Is that fair? No. Is it fucked up? Hell yeah.

The “fairness” mindset is often found in:

  • Whiners
  • People who didn’t make the cut
  • “Nice guys”
  • Spiritual people who think that their “good karma” will get them farther in their life
  • People who aren’t willing to do the work and are waiting for the stars to align

Notice that I didn’t mention anything about circumstances. Some people in the most horrid circumstances understand that life is not fair — that by being a good person, they won’t necessarilly acquire massive wealth or happiness due to their “karma.”

And they will work and hustle and do what it takes to improve their situation for their life and for their family. And they will succeed. Regardless of the circumstances.

You see, fairness doesn’t help you get anywhere in life. My point is not to stop bitching and whining about life. My point is that once you remove fairness from your vocabulary, every facet of your life magically improves.

“I deserve a break! I deserve a raise! I deserve a perfect boyfriend!”

The second “false” mindset comes from feeling like you deserve something. Feelings of “deservedness” originate in the assumption that you’re special, gifted, and you should be given things with no work. It assumes that because you’re such a damn evolved good guy, the world should line up and bow down before you.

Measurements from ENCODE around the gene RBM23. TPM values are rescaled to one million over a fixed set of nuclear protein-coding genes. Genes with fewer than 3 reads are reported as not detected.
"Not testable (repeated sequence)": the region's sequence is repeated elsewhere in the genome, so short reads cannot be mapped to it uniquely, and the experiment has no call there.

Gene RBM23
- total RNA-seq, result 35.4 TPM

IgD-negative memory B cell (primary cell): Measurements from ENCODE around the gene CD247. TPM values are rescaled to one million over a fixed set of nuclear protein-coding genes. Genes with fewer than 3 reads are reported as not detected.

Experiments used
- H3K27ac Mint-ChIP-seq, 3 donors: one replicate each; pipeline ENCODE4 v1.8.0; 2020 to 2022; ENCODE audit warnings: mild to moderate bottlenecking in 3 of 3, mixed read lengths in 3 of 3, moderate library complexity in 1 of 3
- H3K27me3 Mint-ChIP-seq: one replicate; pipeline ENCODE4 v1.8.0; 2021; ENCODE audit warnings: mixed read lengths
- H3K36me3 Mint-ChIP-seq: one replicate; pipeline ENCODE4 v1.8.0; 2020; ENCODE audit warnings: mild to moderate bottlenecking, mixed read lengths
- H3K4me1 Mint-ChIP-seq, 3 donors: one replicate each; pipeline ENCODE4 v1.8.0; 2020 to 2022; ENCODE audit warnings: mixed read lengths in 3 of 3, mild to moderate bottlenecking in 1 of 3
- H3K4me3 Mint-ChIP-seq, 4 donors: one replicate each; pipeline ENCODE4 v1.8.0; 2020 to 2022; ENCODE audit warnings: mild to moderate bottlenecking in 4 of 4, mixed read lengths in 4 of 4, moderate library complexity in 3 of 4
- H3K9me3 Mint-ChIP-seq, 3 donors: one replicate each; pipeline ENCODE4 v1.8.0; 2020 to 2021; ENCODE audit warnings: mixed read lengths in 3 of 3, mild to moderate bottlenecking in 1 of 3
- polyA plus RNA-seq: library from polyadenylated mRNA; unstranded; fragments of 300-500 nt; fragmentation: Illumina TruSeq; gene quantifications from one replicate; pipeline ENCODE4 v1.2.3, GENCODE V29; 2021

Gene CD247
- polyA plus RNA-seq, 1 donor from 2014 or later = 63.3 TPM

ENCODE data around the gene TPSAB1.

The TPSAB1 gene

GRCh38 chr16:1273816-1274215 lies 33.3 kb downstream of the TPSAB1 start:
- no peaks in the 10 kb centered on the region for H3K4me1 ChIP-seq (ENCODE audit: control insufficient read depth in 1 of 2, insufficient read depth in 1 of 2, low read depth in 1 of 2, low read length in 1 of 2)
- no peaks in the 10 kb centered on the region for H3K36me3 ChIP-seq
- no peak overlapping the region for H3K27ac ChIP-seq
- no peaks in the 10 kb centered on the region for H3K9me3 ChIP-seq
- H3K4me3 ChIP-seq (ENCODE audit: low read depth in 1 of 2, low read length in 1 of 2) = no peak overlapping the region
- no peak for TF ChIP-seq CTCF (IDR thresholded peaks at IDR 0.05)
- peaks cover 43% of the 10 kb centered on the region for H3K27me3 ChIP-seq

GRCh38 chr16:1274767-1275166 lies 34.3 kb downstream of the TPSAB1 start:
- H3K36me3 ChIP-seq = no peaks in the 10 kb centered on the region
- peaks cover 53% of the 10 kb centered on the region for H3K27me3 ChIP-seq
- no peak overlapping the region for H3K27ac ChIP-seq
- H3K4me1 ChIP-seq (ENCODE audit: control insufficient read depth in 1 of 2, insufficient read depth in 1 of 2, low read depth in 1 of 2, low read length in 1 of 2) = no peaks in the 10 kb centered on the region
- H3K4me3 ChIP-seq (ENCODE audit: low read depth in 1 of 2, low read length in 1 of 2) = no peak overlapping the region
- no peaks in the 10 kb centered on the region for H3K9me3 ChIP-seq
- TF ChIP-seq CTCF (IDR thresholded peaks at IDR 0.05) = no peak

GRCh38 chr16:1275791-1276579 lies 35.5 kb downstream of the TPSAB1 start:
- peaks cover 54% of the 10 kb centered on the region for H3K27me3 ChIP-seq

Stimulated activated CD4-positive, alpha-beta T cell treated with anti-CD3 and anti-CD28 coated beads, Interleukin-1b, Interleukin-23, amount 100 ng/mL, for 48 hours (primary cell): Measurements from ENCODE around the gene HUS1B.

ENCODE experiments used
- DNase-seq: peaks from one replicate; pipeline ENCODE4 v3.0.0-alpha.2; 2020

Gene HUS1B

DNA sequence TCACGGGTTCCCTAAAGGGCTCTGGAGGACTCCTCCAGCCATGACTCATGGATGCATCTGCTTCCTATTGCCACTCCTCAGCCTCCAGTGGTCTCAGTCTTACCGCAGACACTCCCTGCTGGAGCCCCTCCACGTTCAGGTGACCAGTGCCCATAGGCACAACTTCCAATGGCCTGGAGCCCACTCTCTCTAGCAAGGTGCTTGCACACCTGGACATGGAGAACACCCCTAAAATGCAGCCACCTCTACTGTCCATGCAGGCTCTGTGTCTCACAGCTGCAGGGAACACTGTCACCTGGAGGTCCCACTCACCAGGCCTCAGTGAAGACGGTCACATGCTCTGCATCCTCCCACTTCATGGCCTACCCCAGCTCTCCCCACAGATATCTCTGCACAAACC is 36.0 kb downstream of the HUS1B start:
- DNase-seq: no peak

Feelings of deservedness are closely tied to fairness — because if you believe that the world is fair and just, you likely also believe that the the good are rewarded and the bad are punished.

Truth: You don’t deserve shit.

This has become an almost epidemic in 20 somethings – a demographic that was born and raised being told we’re special, we’re high achievers, we’ll go on to do great things and that our college degrees are worth something.

We suddenly assume that we deserve $35 an hour and 12 concubines in our entry-level job. It’s bad. I’ve been there. Not the concubines. Making $12/hour and thinking you deserve $35.

The real statement is not “I deserve…” but the question: “What can I do so that I can get ____ result?”

You see, feeling like you deserve things originates in slacking.  Many smart kids turn out to be slackers or drug addicts. School and life is too easy for them so they stop putting in effort. They don’t care about doing any work. It was all easy up until a certain point.

I have a friend that got a 1570/1600 on the SAT’s because he forgot his calculator. He thought it was a joke so he didn’t even bother bringing a calculator for the 1600. He also failed out of school and is a total waste of life now.  When everyone tells you you’re smart or special, you get messed up in the head.

Just look at Steve Jobs — he was massively successful but a huge asshole his entire life.

You know what I chalk it up to? His parents telling he was super smart and unique.  He remembered it for the rest of his life.

When you feel like you deserve things you have a bias for inaction. You wait for the goodies to come to you. You feel powerless but are totally confident in the “fact” that “the universe will provide for you.”

But when you understand your role in the world – nothing is promised, except that which you work for, cultivate and develop, you suddenly feel empowered. You are in control. You take action.

And if you ask me, there is nothing more powerful than feeling like you create your own destiny.